I think it's very frustrating going both ways. If we were to look at that, at the moment, you can get that data, can't you? But it's just very difficult and tedious and, in practice, it's impossible to fit into your normal workflow. Would that be fair to say?
Well, what it's about is that it's about having the information in an efficient way. So yes, you could gather all that information. What My Health Record allows, is it's another source of information that can be more accessible and therefore allow the treating clinician to deliver more effective and efficient care because you've got another information source that allows you to put more pieces of the jigsaw puzzle together, especially on admission to hospital for example. So we've got nearly 70% of community pharmacies that are providing description records to the My Health Record system. That will become more complete over time. Therefore, trust in that completeness of information with regards to dispensing records will improve over time. It just means that those treating clinicians for example, in the hospital setting when they're doing a medicines reconciliation, so understanding what medicines the person is actually taking, can be, again, more effective and more efficient in how they deliver the care to that person who's presented to that environment.
Okay. Why are these efficient flows of information so important? The Federal Government spent a lot of money on this project. I think people are naturally a little bit guarded about the flow of information in this day and age. So why is that an important thing for healthcare in this country to have an efficient flow of information?
Well, because our clinicians are generally overworked, and our clinicians need to work in a health environment that's efficient. So that it allows them to deliver more patient care. Instead of spending time on gathering information, it allows them to be better utilised, that's the key point. I talk to my GP colleagues who are incredibly frustrated about having to chase pathology results, or having to chase discharge summaries, or trying to understand well, what's the dispensing of the medicines been for a patient? Now, it just means that over time that this record will become more complete, so that you're not chasing information. You can see more patients, or you can see the same patients for longer and allow you to be more effective in how you deliver the care. It's just about utilising our clinicians as we should in our healthcare system.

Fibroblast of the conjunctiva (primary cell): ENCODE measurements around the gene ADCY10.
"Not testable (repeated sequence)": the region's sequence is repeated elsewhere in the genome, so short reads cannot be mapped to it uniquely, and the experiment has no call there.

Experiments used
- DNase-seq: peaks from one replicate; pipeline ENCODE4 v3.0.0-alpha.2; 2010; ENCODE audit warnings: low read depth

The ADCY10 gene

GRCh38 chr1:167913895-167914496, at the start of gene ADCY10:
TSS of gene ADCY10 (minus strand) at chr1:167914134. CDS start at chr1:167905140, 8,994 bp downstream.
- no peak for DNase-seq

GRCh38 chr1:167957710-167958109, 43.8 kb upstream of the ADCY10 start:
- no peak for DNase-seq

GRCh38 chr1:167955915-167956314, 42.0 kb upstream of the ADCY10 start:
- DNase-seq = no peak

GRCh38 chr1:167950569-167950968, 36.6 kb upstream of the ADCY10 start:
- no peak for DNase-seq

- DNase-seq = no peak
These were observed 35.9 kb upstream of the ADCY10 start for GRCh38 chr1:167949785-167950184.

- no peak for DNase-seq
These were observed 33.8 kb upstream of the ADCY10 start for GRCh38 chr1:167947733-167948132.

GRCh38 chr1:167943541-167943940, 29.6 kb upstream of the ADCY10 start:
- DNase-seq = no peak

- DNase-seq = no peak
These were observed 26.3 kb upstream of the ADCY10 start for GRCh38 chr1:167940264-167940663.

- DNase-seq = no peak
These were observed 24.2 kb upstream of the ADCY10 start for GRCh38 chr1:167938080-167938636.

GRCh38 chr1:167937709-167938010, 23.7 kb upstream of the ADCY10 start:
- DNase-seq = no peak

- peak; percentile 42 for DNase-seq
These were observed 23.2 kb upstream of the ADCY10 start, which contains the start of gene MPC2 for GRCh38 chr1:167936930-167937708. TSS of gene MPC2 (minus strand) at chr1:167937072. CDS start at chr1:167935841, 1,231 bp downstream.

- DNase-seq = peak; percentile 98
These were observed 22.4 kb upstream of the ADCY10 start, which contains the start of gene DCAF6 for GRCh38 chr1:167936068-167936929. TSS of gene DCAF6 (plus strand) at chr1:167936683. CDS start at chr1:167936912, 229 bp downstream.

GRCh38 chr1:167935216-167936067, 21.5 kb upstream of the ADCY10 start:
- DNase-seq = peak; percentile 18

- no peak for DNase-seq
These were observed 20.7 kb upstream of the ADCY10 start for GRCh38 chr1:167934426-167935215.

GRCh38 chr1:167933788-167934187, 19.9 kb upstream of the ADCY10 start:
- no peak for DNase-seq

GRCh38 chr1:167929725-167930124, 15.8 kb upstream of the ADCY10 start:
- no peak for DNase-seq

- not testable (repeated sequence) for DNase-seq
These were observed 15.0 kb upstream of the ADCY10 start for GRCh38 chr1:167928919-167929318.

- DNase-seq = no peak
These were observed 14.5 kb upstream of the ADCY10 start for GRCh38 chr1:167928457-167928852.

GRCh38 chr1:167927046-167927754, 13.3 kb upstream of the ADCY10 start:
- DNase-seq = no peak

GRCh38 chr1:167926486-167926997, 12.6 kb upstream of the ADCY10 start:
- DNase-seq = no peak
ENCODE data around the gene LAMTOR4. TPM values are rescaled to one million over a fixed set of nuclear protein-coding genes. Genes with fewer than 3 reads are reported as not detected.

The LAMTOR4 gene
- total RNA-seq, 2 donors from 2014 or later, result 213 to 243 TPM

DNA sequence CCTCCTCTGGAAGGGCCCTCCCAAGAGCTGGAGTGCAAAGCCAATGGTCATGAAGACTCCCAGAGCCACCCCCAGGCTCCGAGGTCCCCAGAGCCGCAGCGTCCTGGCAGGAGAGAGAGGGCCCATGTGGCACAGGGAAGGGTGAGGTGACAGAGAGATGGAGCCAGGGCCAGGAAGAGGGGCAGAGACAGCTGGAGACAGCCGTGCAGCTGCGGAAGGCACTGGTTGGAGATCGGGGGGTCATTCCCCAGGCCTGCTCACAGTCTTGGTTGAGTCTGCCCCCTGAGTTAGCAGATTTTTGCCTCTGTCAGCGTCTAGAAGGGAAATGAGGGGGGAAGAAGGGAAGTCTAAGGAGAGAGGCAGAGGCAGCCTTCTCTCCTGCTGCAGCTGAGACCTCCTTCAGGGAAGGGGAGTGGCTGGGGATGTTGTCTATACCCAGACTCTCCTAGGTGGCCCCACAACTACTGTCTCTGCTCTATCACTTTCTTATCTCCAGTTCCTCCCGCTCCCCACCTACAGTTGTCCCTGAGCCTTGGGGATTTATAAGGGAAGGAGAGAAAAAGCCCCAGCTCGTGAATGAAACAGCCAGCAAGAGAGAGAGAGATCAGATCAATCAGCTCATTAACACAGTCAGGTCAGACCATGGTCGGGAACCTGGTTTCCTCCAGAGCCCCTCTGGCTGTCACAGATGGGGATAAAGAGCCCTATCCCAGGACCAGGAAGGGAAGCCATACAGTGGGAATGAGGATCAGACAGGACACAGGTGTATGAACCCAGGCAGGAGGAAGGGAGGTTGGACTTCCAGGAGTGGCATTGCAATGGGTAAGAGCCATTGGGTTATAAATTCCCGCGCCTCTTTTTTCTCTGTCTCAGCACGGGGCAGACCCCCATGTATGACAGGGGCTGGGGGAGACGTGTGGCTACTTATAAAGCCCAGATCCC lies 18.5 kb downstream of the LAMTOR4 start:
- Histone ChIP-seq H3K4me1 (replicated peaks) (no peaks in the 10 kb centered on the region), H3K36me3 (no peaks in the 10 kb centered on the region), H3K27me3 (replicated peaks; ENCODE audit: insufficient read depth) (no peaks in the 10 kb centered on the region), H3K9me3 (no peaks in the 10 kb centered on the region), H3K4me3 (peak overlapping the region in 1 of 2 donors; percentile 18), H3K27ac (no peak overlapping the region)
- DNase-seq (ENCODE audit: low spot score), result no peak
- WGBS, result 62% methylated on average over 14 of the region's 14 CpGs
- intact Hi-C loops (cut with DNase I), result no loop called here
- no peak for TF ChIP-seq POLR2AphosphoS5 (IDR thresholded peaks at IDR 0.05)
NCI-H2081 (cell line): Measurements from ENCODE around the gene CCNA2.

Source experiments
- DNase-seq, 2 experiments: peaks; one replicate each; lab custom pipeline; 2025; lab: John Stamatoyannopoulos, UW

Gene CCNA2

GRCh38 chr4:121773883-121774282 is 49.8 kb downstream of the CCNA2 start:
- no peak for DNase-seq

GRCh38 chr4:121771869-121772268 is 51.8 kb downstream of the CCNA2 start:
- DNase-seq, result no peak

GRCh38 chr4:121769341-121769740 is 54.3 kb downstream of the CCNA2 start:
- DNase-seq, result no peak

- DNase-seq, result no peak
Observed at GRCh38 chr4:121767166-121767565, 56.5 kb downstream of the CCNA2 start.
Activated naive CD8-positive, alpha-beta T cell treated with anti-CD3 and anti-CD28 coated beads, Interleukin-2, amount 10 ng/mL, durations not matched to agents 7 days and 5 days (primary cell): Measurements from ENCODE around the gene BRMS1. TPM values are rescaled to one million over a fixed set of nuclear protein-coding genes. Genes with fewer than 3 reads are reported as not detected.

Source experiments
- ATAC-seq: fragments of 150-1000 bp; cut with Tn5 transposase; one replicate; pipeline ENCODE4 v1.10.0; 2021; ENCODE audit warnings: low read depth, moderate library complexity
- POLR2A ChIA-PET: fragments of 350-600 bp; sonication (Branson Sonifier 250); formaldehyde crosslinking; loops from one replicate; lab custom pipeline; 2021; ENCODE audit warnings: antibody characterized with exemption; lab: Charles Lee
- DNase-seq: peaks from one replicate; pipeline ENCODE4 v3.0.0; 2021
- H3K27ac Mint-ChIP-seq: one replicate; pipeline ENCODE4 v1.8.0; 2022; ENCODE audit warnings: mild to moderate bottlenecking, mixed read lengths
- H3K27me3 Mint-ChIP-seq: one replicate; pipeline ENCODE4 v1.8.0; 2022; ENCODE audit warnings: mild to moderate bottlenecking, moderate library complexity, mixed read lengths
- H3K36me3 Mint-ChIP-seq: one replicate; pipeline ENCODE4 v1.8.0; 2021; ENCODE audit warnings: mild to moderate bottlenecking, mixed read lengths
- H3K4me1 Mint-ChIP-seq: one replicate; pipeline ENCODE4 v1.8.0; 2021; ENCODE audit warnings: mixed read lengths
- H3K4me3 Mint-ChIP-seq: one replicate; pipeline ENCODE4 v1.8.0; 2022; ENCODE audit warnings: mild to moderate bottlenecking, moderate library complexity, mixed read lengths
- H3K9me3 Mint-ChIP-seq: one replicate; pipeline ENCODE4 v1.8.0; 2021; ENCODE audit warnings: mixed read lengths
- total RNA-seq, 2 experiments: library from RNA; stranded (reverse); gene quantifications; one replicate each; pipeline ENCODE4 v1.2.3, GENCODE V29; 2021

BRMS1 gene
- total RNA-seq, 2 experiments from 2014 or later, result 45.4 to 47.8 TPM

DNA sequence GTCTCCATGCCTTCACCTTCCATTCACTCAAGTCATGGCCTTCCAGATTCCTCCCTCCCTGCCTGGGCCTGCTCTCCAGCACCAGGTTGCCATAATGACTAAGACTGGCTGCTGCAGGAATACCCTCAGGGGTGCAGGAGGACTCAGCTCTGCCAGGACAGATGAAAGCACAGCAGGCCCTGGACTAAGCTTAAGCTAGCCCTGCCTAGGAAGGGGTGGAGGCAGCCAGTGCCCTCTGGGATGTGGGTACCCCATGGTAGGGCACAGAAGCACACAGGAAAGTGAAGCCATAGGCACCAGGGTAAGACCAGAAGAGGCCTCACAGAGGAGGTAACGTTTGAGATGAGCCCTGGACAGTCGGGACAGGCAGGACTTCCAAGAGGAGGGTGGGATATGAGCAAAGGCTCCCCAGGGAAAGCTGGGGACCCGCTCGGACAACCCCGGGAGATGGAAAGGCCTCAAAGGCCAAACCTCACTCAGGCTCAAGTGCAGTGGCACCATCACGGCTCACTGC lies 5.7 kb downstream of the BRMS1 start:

I can certainly appreciate the importance of that. But there's something more than that here, isn't there? In improving efficiency, what we're actually able to do as well is give a more accurate version of a patient's medical history.
Well, that's right. One of the studies that we quoted in our editorial, David, and this was a study that I was involved in some time ago now at the University of Tasmania, it just shows that two thirds of initial hospital medication charts that were charted by the prescriber contained at least one error because the prescriber didn't have access to that information. And so we actually showed, by having access to the community pharmacy dispensing records, that it reduced that quite significantly down to, I believe, less than 30%. So, it over halved those inaccuracies in the initial medication chart. I just think that access to information is just vital.
Okay, so it seems like there are avoidable errors, and there's avoidable danger that we can cut out through a health information exchange like My Health Record.
Yeah, again, just referring to our Medicines Safety Take Care report, that indicated that over 50% of that medication harm was actually preventable. From a cost perspective, now we've got the opportunity to deliver back $700 million worth of value annually into our healthcare system by avoiding some of those errors. We've got a big opportunity for some efficiencies, and actually a big opportunity for reinvestment of some of those costs as well into the healthcare system. Because we know that costs are rising in healthcare, so if we can reinvest those savings, we can really deliver some good value to the care that patients should be receiving.
Is this value something that we've seen translated in other systems across the world. Are we guinea pigs on this? Or is this something where we've seen runs on the board?
I think that in closed-loop systems, they're able to do that, where community pharmacies and general practice or primary care are linked in to hospital systems, and largely, some of the data that we get is from the US system. Not that the US system is the model necessarily that we need to go down, but some of their managed care systems actually with their closed-loop electronic medication management and health information exchanges, actually give us an ideal model to understand how we can actually improve the identification of medication-related issues on presentation to hospital or on discharge from care.